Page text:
Someone call John Lithgow and pull French Stewart out of storage. A team of astronomers using the Kepler telescope have discovered the smallest exoplanets — and tiniest solar system — so far. And their existence may show that our solar system isn't all that unique.
The planets orbit a single star, KOI-961, and range between .57 and .78 the size of the Earth with the smallest about the same size as Mars. Their discovery is important because most exoplanets, those orbiting other stars, have been gas giants like Saturn or Jupiter. "Astronomers are just beginning to confirm thousands of planet candidates uncovered by Kepler so far," Doug Hudgins, a scientist with the Kepler program said in a press release. "Finding one as small as Mars is amazing, and hints that there may be a bounty of rocky planets all around us."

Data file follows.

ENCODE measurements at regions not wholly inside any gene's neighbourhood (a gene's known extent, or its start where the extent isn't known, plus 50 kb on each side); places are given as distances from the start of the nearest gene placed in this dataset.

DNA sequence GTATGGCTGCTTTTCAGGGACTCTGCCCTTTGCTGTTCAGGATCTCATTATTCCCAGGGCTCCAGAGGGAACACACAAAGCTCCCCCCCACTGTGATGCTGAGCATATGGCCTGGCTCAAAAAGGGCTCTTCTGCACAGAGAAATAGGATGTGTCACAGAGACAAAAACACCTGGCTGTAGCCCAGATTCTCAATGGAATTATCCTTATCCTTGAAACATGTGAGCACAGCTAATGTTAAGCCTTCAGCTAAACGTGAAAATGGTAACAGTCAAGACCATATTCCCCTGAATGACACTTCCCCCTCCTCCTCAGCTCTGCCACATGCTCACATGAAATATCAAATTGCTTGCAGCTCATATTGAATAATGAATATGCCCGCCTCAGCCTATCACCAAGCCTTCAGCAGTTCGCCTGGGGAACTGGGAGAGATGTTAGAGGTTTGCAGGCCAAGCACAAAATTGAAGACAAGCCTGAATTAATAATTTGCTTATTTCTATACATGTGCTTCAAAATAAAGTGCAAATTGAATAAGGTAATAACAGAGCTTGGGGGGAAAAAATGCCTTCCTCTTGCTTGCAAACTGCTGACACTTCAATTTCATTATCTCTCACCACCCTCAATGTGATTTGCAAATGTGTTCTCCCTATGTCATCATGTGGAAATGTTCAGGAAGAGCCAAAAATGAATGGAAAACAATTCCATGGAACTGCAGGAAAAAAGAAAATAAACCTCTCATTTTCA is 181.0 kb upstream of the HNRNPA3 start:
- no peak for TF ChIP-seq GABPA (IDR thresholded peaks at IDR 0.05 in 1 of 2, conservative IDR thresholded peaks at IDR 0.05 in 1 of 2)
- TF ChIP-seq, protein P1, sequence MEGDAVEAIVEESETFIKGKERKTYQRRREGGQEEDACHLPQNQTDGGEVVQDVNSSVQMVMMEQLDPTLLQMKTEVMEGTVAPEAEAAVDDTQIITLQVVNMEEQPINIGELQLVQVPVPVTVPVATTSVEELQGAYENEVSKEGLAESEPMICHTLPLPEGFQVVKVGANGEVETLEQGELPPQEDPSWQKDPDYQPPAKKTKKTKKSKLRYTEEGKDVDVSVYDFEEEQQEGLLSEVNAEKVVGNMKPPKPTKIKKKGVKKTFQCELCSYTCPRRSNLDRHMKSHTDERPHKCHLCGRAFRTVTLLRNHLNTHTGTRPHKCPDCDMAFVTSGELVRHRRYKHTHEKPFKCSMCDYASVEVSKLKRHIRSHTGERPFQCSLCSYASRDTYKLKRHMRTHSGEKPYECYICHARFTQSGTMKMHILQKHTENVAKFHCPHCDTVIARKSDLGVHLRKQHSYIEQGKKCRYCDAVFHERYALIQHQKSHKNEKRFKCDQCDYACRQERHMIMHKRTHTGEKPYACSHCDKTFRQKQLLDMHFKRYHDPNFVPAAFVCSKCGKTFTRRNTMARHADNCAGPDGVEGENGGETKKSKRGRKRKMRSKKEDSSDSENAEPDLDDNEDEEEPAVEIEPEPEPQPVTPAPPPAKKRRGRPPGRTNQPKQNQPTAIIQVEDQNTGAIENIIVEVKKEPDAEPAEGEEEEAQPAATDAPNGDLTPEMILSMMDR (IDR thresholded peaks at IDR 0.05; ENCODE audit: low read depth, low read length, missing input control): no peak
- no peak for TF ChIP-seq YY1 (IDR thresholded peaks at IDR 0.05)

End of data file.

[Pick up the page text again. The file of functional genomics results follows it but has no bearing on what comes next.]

Don't expect to visit these planets, however, and not because of their remote distance. While they aren't like Tatooine, all three rocky exoplanets orbit far too close to their star be habitable. According to John Johnson, NASA's Exoplanet Science Institute's primary researcher, "This is the tiniest solar system found so far. It's actually more similar to Jupiter and its moons in scale than any other planetary system." [NASA]
Image: AP - ESO / L. Calcada